The lawyer suggested that I write my version of the events.
“Try to stick to the facts,” he said. “The committee isn’t interested in feelings.”
Outside my window, evening is turning into night. The house is empty. There are no children’s voices coming from the living room, no water flowing over Niva’s body in the shower. Schubert sonatas are playing in the background, the volume low.
If I have to confess, this is the time.
At first, she was just one of the many doctors doing their residency. Perhaps a bit better-looking than most. Perhaps a bit brighter than most. But I didn’t give her special treatment. It occurs to me now that once, I even rebuked her. The entire group was standing around a patient’s bed and I asked Liat to give a brief summary. She spoke clearly, confidently. And that itself put me off. “A forty-five-year-old man who arrived with chest pains that intensified when he moved and exerted
himself. No risk factors for ischemic heart disease. CRP slightly elevated. EKG with no signs of sharp ischemia. Most likely differentiated diagnosis: pericarditis.” The treatment she recommended: a high dosage of aspirin and . . . colchicine to prevent reoccurrence. She added the colchicine with a tinge of self-satisfaction in her voice. She reads articles! She’s au courant with the latest word on the subject!
Good, I said as I read the medical file on the computer. Very good, Dr. Ben Abu. There’s only one thing you forgot to mention: The patient’s father died of a heart attack at the age of forty-nine, which means that there’s a family history, which means that saying “no risk factors” was . . . how shall I put it, a bit irresponsible on your part.
Tell me please, I asked the patient, do you live in a one-family house? An apartment building? With an elevator? Without? And how many steps do you climb to your apartment?
Twenty-five, he replied. Actually, thirty.
And has it been more difficult to climb them during the last two weeks?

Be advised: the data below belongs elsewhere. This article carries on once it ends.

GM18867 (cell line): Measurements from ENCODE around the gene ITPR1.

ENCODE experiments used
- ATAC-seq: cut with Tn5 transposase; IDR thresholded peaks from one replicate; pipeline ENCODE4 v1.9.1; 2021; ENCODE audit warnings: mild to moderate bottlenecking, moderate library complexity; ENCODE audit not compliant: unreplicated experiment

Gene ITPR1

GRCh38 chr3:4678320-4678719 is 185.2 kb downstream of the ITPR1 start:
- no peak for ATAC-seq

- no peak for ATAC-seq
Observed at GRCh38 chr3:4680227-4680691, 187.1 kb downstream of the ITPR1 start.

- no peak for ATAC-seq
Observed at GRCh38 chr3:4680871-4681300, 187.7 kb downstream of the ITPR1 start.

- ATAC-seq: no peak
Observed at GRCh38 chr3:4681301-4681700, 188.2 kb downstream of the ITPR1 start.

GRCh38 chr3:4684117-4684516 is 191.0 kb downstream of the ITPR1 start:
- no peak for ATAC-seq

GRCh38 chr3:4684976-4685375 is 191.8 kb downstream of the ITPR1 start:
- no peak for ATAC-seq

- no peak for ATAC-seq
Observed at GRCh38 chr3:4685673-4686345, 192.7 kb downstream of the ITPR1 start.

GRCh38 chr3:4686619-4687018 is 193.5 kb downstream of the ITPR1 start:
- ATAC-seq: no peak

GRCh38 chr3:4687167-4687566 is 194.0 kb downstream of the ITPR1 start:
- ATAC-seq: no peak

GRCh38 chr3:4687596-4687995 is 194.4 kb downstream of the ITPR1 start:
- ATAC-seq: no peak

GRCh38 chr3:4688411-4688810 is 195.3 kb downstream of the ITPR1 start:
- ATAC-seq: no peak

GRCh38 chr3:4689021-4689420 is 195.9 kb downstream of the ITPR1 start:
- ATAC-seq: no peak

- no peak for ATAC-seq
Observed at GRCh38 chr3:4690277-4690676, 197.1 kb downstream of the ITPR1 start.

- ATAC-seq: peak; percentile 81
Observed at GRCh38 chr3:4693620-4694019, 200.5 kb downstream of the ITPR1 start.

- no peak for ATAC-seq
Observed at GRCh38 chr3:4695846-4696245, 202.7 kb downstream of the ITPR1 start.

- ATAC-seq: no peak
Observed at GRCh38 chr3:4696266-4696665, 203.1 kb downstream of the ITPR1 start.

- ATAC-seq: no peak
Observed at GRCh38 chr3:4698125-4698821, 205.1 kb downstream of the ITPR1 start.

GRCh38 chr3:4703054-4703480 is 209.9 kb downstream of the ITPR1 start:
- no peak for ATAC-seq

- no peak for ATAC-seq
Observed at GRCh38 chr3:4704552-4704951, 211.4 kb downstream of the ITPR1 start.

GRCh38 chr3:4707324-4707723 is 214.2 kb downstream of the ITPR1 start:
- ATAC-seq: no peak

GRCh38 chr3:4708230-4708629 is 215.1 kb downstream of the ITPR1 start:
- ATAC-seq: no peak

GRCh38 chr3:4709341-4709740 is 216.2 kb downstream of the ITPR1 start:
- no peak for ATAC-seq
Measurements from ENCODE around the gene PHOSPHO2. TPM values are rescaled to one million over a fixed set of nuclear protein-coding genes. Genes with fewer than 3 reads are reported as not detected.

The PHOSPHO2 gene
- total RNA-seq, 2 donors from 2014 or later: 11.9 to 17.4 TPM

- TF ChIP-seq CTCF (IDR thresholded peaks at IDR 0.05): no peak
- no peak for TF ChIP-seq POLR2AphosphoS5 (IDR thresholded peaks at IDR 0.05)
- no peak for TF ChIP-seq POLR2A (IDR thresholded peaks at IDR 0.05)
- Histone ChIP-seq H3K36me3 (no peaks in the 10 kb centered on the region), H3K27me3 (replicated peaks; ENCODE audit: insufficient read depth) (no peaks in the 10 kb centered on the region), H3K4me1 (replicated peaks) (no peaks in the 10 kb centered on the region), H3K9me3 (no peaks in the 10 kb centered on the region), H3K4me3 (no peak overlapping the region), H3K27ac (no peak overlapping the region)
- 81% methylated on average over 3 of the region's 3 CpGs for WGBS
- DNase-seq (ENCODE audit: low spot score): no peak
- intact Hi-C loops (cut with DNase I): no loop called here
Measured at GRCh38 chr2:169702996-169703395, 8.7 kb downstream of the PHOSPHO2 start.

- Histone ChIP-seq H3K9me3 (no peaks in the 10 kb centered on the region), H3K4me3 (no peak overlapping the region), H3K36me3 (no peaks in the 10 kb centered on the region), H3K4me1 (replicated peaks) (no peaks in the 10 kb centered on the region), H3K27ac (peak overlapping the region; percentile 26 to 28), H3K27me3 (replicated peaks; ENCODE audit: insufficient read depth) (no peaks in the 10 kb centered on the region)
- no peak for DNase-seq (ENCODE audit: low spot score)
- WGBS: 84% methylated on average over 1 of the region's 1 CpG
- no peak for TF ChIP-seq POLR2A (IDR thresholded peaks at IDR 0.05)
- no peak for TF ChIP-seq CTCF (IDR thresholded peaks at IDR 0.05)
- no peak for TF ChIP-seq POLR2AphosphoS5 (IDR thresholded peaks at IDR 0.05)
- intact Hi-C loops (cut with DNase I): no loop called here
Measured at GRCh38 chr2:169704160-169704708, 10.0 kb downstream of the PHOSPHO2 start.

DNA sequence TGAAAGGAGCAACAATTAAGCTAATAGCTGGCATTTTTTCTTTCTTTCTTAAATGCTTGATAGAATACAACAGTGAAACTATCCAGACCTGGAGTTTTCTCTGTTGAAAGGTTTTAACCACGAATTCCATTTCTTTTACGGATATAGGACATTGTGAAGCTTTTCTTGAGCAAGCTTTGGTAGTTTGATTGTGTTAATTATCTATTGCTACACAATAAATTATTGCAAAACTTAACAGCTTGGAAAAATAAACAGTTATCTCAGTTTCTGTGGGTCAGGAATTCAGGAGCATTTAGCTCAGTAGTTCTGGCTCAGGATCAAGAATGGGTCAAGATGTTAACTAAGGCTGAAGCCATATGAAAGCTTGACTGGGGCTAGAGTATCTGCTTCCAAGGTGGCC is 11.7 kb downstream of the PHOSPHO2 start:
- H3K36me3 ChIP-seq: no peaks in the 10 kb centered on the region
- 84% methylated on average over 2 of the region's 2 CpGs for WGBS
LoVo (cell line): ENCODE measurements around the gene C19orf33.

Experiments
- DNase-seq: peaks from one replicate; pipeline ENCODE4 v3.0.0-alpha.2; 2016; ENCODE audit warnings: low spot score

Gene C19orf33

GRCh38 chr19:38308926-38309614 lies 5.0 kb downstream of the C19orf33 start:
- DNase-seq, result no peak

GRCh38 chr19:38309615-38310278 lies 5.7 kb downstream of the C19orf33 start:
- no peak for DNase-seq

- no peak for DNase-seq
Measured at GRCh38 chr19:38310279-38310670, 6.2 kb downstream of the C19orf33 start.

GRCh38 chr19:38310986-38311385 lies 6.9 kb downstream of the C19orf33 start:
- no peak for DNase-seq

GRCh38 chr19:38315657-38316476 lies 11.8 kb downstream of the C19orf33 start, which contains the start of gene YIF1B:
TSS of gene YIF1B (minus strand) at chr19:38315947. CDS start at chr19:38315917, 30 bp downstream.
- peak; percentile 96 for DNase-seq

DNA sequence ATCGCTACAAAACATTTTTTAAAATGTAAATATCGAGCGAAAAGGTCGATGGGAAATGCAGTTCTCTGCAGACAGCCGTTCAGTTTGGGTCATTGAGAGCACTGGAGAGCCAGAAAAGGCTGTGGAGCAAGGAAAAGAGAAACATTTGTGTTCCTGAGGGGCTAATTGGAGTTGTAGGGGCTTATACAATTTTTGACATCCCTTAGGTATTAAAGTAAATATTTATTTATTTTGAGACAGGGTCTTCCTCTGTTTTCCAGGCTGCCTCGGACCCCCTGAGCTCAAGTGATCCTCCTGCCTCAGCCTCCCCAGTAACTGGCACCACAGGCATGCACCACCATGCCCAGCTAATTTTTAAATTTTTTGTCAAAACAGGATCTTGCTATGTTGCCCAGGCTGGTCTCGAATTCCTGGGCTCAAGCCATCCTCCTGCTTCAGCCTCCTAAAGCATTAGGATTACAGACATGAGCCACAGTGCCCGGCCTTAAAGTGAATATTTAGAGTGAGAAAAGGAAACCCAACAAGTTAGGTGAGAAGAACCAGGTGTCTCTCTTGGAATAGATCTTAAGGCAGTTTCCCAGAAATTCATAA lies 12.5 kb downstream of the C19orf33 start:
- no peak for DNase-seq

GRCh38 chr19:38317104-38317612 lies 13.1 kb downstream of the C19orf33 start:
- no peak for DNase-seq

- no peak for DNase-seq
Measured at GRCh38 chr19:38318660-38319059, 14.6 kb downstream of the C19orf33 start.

In fact it has been, he said, I had trouble breathing.
What is the first thing a doctor must do? I asked the residents, rhetorically. Eliminate anything that might kill the patient! And then—after a dramatic pause during which they could imagine the pathological repercussions of the mistake that almost happened here—I stared right at Liat and added: I would have expected a resident to know that. First-year students know that.
The words, “But Dr. Caro,” were on the tip of her tongue, and I could see her stopping herself from saying them at the last minute. I could see how the full sentence—“But Dr. Caro, elevated pain during changes in position does point to pericarditis”—slid slowly down her throat, as her face turned the purple shade of someone who has just been publicly humiliated.
My eldest daughter, Yaela, who had been an officer in the military Center of Communications and Information, always says that hospitals are even more hierarchical than the army. There’s something in what she says. A resident wouldn’t be so quick to dispute the diagnosis of a senior doctor decades older than her. And wouldn’t be so quick to file a complaint against a senior doctor. But I’m getting ahead of myself.
I’m trying to recall the moment when Liat first stood out from the crowd and became an object of my attention.
I think it was when I heard her humming Schubert’s Sonata no. 664 in A Major to herself. She was standing at the nurses’ station, typing out instructions for them. I had walked over there to find out what was happening with a CT referral for a patient and I heard the melody I love coming from her, ta-ta-tam, tam-ta-ta-ta-tam.